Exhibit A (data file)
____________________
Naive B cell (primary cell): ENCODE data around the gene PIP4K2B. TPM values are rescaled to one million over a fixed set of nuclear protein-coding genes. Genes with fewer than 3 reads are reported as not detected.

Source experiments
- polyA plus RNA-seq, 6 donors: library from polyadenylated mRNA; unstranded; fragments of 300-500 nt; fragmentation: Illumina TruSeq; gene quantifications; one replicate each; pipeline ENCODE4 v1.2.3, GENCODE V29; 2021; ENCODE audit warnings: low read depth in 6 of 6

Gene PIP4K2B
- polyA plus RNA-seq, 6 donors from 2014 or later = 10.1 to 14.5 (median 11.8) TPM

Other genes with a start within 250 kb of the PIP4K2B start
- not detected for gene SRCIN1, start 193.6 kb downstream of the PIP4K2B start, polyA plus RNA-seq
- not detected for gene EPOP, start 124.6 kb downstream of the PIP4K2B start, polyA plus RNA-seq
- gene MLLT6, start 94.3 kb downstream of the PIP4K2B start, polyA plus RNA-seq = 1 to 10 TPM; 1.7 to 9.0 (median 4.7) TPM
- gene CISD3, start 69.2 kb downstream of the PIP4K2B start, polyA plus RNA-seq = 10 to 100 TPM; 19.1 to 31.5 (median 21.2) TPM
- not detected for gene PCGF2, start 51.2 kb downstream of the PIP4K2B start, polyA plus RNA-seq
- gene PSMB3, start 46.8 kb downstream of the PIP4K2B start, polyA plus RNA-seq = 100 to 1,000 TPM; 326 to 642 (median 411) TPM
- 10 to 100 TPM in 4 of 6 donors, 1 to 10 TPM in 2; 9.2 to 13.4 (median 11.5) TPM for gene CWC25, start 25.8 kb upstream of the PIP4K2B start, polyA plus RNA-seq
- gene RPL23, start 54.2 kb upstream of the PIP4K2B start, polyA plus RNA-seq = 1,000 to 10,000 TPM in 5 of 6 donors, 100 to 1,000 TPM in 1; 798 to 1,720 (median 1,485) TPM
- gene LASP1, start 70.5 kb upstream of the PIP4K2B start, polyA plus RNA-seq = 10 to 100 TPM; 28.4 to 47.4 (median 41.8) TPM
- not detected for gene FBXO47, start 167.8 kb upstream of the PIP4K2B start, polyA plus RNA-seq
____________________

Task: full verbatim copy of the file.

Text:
Naive B cell (primary cell): ENCODE data around the gene PIP4K2B. TPM values are rescaled to one million over a fixed set of nuclear protein-coding genes. Genes with fewer than 3 reads are reported as not detected.

Source experiments
- polyA plus RNA-seq, 6 donors: library from polyadenylated mRNA; unstranded; fragments of 300-500 nt; fragmentation: Illumina TruSeq; gene quantifications; one replicate each; pipeline ENCODE4 v1.2.3, GENCODE V29; 2021; ENCODE audit warnings: low read depth in 6 of 6

Gene PIP4K2B
- polyA plus RNA-seq, 6 donors from 2014 or later = 10.1 to 14.5 (median 11.8) TPM

Other genes with a start within 250 kb of the PIP4K2B start
- not detected for gene SRCIN1, start 193.6 kb downstream of the PIP4K2B start, polyA plus RNA-seq
- not detected for gene EPOP, start 124.6 kb downstream of the PIP4K2B start, polyA plus RNA-seq
- gene MLLT6, start 94.3 kb downstream of the PIP4K2B start, polyA plus RNA-seq = 1 to 10 TPM; 1.7 to 9.0 (median 4.7) TPM
- gene CISD3, start 69.2 kb downstream of the PIP4K2B start, polyA plus RNA-seq = 10 to 100 TPM; 19.1 to 31.5 (median 21.2) TPM
- not detected for gene PCGF2, start 51.2 kb downstream of the PIP4K2B start, polyA plus RNA-seq
- gene PSMB3, start 46.8 kb downstream of the PIP4K2B start, polyA plus RNA-seq = 100 to 1,000 TPM; 326 to 642 (median 411) TPM
- 10 to 100 TPM in 4 of 6 donors, 1 to 10 TPM in 2; 9.2 to 13.4 (median 11.5) TPM for gene CWC25, start 25.8 kb upstream of the PIP4K2B start, polyA plus RNA-seq
- gene RPL23, start 54.2 kb upstream of the PIP4K2B start, polyA plus RNA-seq = 1,000 to 10,000 TPM in 5 of 6 donors, 100 to 1,000 TPM in 1; 798 to 1,720 (median 1,485) TPM
- gene LASP1, start 70.5 kb upstream of the PIP4K2B start, polyA plus RNA-seq = 10 to 100 TPM; 28.4 to 47.4 (median 41.8) TPM
- not detected for gene FBXO47, start 167.8 kb upstream of the PIP4K2B start, polyA plus RNA-seq